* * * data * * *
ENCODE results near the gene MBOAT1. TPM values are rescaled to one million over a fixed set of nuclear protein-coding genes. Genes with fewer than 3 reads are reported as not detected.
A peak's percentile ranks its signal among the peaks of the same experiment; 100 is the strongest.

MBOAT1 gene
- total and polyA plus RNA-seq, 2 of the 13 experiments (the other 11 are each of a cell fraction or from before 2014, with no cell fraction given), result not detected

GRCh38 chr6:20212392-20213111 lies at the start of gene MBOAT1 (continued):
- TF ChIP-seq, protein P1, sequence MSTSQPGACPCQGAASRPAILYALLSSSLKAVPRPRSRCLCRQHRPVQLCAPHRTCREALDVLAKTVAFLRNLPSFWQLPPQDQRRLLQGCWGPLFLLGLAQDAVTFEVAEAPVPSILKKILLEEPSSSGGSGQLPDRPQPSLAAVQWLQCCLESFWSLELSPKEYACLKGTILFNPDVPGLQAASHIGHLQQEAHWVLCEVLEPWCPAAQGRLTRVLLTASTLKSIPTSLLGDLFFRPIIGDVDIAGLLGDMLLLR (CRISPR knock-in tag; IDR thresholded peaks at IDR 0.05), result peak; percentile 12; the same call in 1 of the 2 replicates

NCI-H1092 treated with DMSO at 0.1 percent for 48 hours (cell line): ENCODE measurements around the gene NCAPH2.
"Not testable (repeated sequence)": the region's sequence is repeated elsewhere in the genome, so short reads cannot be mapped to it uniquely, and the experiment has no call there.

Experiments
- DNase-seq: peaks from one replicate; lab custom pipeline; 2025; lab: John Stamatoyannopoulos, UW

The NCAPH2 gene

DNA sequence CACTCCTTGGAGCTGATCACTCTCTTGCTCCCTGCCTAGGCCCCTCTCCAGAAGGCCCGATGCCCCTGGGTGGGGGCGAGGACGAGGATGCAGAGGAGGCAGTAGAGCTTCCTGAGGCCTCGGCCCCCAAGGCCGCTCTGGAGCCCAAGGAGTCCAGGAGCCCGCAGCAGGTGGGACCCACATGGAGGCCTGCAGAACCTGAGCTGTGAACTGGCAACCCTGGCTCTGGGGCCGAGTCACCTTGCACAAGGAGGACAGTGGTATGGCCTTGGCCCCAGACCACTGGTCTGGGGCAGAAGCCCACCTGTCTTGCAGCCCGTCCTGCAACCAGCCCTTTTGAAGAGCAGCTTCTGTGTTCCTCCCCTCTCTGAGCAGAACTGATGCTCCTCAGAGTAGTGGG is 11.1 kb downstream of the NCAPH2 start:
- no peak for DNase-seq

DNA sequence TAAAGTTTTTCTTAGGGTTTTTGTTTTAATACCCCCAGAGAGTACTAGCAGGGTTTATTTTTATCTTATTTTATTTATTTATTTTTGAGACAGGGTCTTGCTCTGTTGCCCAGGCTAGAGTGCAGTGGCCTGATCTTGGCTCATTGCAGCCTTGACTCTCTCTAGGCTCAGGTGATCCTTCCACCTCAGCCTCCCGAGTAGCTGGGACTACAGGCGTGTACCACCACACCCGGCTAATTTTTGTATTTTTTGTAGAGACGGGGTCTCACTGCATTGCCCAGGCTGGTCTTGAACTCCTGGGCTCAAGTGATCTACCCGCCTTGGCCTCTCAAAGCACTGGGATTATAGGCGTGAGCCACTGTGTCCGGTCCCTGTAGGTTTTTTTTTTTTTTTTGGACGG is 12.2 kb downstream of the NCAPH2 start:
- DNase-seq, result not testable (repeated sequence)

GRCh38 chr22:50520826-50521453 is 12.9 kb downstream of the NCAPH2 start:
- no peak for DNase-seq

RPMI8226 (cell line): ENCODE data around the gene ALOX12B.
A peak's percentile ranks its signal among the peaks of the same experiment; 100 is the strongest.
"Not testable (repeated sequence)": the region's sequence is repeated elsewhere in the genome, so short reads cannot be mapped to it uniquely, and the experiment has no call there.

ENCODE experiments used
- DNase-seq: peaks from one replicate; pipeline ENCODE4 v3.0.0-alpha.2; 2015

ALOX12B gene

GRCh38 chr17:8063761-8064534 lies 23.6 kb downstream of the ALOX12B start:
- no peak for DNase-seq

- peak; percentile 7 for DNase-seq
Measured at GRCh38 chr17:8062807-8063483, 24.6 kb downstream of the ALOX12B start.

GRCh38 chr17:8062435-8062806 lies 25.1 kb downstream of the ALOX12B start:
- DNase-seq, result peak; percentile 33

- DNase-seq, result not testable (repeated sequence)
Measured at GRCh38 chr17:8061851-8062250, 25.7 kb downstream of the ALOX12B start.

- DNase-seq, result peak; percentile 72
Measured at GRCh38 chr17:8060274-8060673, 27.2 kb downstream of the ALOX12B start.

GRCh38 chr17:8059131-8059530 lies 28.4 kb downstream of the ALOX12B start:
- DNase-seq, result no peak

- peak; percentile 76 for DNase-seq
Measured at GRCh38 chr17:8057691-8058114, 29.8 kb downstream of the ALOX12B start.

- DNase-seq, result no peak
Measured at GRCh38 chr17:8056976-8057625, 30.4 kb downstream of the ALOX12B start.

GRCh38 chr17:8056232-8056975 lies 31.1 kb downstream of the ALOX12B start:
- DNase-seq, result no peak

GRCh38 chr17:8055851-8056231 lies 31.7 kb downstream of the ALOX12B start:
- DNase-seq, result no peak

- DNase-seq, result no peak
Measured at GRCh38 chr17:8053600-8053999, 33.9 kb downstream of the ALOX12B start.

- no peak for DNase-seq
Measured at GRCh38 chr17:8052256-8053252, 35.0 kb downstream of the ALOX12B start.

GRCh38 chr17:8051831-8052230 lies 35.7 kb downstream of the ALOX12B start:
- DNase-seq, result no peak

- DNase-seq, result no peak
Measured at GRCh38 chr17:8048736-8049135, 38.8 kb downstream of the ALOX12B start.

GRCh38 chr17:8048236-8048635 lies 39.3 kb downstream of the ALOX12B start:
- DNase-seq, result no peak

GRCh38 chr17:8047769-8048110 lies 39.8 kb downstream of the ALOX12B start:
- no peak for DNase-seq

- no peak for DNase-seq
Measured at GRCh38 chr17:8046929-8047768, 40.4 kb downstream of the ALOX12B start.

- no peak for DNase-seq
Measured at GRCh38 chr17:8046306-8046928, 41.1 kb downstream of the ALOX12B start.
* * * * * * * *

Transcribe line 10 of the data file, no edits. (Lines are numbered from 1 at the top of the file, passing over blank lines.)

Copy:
- DNase-seq: peaks from one replicate; lab custom pipeline; 2025; lab: John Stamatoyannopoulos, UW